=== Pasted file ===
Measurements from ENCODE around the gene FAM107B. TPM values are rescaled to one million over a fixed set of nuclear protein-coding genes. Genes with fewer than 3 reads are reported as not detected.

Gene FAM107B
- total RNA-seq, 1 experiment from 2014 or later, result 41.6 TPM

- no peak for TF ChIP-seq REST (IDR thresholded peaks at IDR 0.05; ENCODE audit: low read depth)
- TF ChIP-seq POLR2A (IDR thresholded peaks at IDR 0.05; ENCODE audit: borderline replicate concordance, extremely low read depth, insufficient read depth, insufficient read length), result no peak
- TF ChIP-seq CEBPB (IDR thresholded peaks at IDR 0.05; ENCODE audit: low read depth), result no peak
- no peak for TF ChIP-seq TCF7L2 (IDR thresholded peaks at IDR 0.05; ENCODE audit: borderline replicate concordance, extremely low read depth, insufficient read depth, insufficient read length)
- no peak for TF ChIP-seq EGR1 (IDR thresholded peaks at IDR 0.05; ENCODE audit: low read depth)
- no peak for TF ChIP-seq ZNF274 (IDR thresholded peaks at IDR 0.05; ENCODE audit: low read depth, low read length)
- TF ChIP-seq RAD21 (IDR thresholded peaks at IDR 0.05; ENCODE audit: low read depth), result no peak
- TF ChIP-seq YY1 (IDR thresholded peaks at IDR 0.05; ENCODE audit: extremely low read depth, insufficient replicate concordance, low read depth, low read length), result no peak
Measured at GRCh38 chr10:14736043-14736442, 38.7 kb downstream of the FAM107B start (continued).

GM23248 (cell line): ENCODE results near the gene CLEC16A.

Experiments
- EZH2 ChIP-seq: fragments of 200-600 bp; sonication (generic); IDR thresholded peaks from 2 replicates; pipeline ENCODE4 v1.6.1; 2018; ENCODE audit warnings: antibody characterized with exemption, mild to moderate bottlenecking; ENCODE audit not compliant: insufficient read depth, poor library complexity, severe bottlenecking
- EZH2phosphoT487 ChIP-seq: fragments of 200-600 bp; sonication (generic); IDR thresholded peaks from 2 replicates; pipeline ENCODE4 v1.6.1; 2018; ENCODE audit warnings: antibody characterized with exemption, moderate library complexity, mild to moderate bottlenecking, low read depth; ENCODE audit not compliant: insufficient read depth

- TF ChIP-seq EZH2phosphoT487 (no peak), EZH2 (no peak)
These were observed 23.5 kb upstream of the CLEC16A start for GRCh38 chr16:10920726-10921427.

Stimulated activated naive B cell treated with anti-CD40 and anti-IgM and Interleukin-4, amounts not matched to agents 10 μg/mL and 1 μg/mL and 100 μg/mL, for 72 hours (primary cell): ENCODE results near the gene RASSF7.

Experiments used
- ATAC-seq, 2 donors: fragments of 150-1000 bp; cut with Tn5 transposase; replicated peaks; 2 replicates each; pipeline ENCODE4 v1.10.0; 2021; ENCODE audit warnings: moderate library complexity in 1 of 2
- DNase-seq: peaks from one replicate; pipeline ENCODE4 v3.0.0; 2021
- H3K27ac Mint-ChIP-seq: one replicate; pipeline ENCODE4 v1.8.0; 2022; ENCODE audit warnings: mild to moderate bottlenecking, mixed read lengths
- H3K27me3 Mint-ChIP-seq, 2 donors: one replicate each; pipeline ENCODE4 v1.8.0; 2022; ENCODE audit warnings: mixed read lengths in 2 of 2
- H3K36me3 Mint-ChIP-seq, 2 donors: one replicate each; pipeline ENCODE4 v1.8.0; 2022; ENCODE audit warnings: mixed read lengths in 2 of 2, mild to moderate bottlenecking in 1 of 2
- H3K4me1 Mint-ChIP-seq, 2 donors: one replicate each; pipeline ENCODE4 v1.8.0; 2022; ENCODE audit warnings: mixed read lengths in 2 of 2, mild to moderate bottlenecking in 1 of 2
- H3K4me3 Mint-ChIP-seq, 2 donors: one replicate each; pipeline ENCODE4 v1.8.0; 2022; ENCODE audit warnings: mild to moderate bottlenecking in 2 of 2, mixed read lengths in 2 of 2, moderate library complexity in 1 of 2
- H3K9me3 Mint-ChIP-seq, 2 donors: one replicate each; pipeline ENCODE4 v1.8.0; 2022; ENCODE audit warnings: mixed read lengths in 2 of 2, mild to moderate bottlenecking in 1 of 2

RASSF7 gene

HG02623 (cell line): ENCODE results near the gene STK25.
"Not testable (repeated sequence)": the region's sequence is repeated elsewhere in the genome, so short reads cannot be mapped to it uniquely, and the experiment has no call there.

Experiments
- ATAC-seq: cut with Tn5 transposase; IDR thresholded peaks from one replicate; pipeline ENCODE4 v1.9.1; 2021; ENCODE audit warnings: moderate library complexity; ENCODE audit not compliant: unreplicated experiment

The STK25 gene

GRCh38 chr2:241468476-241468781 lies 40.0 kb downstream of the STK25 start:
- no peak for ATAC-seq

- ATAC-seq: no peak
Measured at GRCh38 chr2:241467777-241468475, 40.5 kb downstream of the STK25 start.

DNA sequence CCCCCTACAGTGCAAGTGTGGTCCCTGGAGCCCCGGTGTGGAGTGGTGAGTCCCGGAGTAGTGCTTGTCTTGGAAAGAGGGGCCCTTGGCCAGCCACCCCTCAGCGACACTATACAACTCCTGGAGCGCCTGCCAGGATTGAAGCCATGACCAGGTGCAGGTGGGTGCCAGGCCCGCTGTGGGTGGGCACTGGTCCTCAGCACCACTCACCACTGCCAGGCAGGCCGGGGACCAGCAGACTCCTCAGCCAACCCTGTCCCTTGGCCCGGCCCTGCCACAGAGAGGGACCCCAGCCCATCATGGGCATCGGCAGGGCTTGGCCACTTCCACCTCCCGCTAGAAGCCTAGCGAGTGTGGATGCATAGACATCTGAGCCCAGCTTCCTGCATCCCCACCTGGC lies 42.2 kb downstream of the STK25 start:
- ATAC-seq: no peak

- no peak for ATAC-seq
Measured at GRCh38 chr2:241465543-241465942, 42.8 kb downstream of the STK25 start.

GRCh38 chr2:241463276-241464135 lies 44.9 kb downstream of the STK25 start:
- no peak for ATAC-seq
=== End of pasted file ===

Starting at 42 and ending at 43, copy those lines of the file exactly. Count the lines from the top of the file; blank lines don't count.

Measured at GRCh38 chr2:241465543-241465942, 42.8 kb downstream of the STK25 start.

GRCh38 chr2:241463276-241464135 lies 44.9 kb downstream of the STK25 start: